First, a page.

Airline passenger flew to Burbank, but her luggage landed in a Hollywood homeless encampment

The Hollywood Burbank Airport, on Thursday, Jan. 30, 2020.
The Hollywood Burbank Airport, on Thursday, Jan. 30, 2020. A passenger who flew to Burbank found her luggage in Hollywood homeless encampment. (Raul Roa / Los Angeles Times)

A Southern California woman who took an American Airlines flight to Hollywood Burbank Airport found that her missing luggage had somehow landed at a Hollywood homeless encampment.

Aunny Grace's troubles began at the Dallas Fort Worth International Airport on May 29, when her flight was delayed and she had to sleep at the airport overnight, she told NBC Los Angeles. She ended up taking a different flight to Burbank and left without her luggage.

Five days later, the airline sent the wrong suitcase to her house, Grace told the TV station. She realized she could track her luggage using an AirTag attached to her suitcase and saw that it somehow ended up at a homeless encampment.

“When I arrived, my bag had slowly made its way down to Santa Monica and Western and that is when I found my stuff, not my suitcase, but particles of my stuff in a homeless man’s shopping cart,” Grace told KTLA. “You kind of get to a point where you’re looking around the encampment and think, ‘I don’t even want my stuff back.’ I had toiletry bags that were dumped upside down. I had makeup bags. All the makeup was gone.”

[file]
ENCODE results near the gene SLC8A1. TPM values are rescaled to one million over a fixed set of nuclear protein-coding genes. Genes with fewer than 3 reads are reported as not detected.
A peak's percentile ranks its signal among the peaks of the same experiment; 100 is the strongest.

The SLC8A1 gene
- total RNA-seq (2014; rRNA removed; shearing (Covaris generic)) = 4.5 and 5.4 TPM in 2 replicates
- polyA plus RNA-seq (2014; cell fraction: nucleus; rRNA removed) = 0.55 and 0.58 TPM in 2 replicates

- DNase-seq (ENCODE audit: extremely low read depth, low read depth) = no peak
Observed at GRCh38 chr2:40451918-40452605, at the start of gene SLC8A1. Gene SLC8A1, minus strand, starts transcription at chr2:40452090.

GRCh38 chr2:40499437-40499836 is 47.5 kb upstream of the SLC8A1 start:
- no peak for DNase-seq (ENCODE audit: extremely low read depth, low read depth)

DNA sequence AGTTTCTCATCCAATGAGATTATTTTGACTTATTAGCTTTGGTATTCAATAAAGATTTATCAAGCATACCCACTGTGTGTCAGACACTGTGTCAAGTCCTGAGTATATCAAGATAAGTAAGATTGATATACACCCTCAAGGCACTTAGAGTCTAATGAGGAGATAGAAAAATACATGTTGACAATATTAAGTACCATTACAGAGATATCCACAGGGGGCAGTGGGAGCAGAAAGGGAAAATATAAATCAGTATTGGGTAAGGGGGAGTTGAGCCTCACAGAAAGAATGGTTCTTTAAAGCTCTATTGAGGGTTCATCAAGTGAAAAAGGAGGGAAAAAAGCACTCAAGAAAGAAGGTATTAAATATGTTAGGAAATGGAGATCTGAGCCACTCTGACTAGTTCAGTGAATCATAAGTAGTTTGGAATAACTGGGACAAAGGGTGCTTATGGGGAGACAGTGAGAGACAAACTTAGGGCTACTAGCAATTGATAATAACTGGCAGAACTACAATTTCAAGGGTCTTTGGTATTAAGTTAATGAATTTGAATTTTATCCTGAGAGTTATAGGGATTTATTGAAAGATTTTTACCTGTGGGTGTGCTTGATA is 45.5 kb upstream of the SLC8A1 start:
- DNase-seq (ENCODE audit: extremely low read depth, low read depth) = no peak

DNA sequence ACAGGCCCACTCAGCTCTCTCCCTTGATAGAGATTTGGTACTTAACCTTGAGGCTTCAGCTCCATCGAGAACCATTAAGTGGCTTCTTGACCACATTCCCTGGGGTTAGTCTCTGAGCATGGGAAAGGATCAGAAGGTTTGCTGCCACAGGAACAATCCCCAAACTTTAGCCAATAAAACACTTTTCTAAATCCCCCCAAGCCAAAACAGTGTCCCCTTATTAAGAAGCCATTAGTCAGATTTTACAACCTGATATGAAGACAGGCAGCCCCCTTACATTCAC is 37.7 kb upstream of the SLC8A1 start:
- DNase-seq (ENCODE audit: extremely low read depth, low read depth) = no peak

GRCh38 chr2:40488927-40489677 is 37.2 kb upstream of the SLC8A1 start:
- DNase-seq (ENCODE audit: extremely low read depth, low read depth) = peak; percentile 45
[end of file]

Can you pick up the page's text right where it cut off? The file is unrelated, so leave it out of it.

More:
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Grace had medicine, jewelry and bags that she had purchased from Bali ransacked from her luggage, according to NBC Los Angeles. She also noticed other stolen suitcases with American Airline tags on them.

“That day I saw dozens of suitcases, brand new suitcases, name-brand suitcases strewn across Western and Sunset,” Grace told KTLA. “Rows and rows of suitcases, bicycles, baby strollers with airline tags on them everywhere.”

Grace's friend, who had accompanied her to find her lost luggage, agreed to pay the homeless man to get her belongings back, according to ABC7. Grace said that she's seen bags left out in the open at the airport, making it easy for anyone to steal them.

"The bags that are delayed, they remove them from the carousel line, and they bring them to the office," she told the TV station. "So you have the bags in the office, and then you have the rest of them are just outside."

American Airlines said in a statement to ABC7: "We strive to ensure that our customers' checked luggage and other items arrive at their destinations on schedule and in their original condition. We are investigating what occurred here and, in the meantime, a member of our team is in contact with the customer to apologize and resolve the issue."

Grace couldn't immediately be reached for comment.

The rate of mishandled luggage on the nation's largest carriers has remained relatively steady over the past few years, according to the Bureau of Transportation Statistics. Since 2020, the rate of lost or delayed bags has ranged between 4.14 bags for every 1,000 bags loaded into a plane to 6.4 bags.

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This story originally appeared in Los Angeles Times.